The Yes Pandemic
23rd July 2021
Fans of bands like Yes have been living with their own variety of Pandemic for years (and years). Paul Rigby reports from the centre of the NHYes (No Help for Yes fans)
The issue affects the wallet, primarily because of the secondary effects of solo-itis, which seems to spread over time and those suffering from nasty cases of the ‘spin offs’, an ever-increasing issue. Then you experience numbness at the end of the month when you get around to looking at your bank balance. There’s also short and long term memory problems when umpteen older band faces fade into time, “You know Bob, I’m sure he was in the band during the late 70s, I…just can’t remember his name.”
But let’s look at the root causes, shall we?
Sometimes, a band can be so long lived and so large, it can spawn an entire ecosystem covering decades, record labels, styles, even eras. They can occupy their own habitat, natural environment and even generate their own weather system, they’re so large. Such bands come around now and again, only.
The above symptoms tend to result partly because the band has had a long shelf life and, this is pretty important, the band members really need to have suffered a bit in terms of strife and interpersonal relationships. So I’m not talking about relatively settled outfits such as The Beatles or The Rolling Stones. They may have squabbled but not much more than that.
One of the examples I have in my head here include Deep Purple, King Crimson and the prog rock outfit, Yes (there’s others). Most people would say that Yes was formed, almost out of the blue, in 1968 but its root-level history goes back even further, where core band members were part of other groups. Until, well until they all landed in one convenient place. A place that is often ignored in many Yes band histories.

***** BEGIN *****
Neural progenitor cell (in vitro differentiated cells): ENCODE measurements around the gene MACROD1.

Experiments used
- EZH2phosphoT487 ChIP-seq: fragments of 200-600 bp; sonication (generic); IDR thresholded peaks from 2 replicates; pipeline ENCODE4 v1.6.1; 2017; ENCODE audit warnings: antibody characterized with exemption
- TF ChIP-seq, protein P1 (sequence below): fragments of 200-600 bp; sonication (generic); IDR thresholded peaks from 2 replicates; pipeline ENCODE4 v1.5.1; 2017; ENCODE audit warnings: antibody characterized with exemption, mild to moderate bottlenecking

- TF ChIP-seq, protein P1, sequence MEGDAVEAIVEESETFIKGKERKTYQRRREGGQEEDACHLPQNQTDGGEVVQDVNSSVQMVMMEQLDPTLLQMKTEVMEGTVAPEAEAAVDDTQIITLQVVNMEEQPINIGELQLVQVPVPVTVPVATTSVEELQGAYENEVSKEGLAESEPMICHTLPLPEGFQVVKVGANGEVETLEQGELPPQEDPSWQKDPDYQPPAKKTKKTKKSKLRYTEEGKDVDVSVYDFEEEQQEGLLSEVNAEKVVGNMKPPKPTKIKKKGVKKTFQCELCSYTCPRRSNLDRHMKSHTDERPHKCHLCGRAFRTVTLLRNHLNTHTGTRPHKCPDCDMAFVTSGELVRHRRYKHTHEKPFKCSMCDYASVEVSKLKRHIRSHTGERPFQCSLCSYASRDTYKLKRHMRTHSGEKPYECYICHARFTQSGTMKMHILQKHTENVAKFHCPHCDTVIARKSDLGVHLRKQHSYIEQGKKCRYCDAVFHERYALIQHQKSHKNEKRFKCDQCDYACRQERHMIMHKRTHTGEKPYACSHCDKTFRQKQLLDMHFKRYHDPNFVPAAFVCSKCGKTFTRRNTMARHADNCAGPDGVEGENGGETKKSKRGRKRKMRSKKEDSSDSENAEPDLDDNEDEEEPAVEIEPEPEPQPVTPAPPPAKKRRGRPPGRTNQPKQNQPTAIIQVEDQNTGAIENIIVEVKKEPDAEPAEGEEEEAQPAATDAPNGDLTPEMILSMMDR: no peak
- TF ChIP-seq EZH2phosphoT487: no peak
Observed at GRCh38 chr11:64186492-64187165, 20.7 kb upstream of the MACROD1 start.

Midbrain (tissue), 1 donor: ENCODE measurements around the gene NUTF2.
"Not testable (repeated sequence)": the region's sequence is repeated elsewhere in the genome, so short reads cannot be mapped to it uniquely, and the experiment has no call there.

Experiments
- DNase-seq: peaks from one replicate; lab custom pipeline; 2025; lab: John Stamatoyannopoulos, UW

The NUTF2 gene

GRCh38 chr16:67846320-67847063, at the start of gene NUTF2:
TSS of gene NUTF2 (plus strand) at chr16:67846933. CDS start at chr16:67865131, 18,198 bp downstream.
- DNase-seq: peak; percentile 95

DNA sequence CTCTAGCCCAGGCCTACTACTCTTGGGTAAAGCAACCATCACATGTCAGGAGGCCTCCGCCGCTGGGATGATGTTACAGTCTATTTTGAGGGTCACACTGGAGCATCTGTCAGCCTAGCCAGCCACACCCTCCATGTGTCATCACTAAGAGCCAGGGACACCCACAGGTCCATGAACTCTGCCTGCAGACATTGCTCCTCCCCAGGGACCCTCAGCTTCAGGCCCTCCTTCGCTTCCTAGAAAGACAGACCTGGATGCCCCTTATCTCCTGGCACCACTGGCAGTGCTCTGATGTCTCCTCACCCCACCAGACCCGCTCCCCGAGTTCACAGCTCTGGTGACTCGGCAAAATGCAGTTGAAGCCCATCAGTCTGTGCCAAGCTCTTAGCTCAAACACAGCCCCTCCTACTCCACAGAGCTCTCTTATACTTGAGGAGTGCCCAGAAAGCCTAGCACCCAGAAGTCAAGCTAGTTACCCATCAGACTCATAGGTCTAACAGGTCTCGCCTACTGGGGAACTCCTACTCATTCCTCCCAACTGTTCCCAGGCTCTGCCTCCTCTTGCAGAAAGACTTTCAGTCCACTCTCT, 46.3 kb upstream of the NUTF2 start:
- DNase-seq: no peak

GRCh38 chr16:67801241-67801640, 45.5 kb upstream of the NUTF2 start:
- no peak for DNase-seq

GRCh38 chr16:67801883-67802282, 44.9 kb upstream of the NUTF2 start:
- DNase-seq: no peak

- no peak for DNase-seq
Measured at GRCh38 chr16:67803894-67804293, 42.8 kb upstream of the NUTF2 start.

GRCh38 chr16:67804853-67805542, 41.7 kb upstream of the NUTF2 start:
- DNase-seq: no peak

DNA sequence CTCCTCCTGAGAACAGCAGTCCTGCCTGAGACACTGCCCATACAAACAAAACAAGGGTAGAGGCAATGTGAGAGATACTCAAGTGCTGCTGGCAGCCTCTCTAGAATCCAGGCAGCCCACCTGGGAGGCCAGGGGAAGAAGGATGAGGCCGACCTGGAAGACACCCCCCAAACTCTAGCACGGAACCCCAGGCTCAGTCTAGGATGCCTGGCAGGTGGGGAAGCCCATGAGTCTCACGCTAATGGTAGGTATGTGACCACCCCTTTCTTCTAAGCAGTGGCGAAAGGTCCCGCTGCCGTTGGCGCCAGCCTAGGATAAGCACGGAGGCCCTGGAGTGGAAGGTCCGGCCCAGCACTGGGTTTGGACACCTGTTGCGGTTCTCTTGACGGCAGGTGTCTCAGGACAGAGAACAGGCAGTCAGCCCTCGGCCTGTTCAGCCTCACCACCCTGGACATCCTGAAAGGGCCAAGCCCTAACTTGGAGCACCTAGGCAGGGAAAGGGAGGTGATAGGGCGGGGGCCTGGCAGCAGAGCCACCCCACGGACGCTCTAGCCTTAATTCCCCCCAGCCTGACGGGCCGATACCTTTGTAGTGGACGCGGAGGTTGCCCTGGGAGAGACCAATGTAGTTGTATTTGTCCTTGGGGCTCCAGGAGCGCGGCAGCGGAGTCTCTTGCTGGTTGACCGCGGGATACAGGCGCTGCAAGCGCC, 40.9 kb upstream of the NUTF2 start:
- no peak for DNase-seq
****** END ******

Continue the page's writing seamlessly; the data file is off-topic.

I remember speaking to the drummer for the 60s psychedelic/prog outfit, Mabel Greer’s Toyshop (MGT), Robert Hagger. He described to me how his short-lived rock group, that existed between 1967-68, became a sort of petri dish for the formation of the then future band, Yes. From my side of the fence, I’d say that MGT was almost invaded and assimilated.
A bit like the Borg in Star Trek.
Later MGT band members would include Chris Squire, Peter Banks, Jon Anderson, Bill Bruford and Tony Kaye. Then they, almost cuckoo-like, transformed and converted MGT into Yes. Casting aside the rest of MGT in the process, leaving it to whither on the vine.
Then, somewhere around 1970, it began. The Yes line-up changes.
Later, it would be the arguments, the side projects, the reunions, the splits, more line-up changes, then ex-members forming their own bands, sometimes with other ex-members of Yes, then ex-members of Yes going into production and on and on.
The fall-out of this is that fans of Yes are faced with a tremendous financial strain. Why? If you’re a completist, if you buy everything from one particular group and everything associated with that group, then you’re in big trouble with a band like Yes. And there’s many completists attached to Yes.
A Beatles fan thinks he has it tough with the group’s entire output and then the solo works from each band member but, with a band like Yes, the strain really tells. And it continues to do so, right up to today. So there’s the band’s studio albums, which feature different eras of the band as the line-up altered so often and there’s the solo works. Because of the band has had so many band members – each one a creative force on their own – there is an awful lot of solo creativity to track down.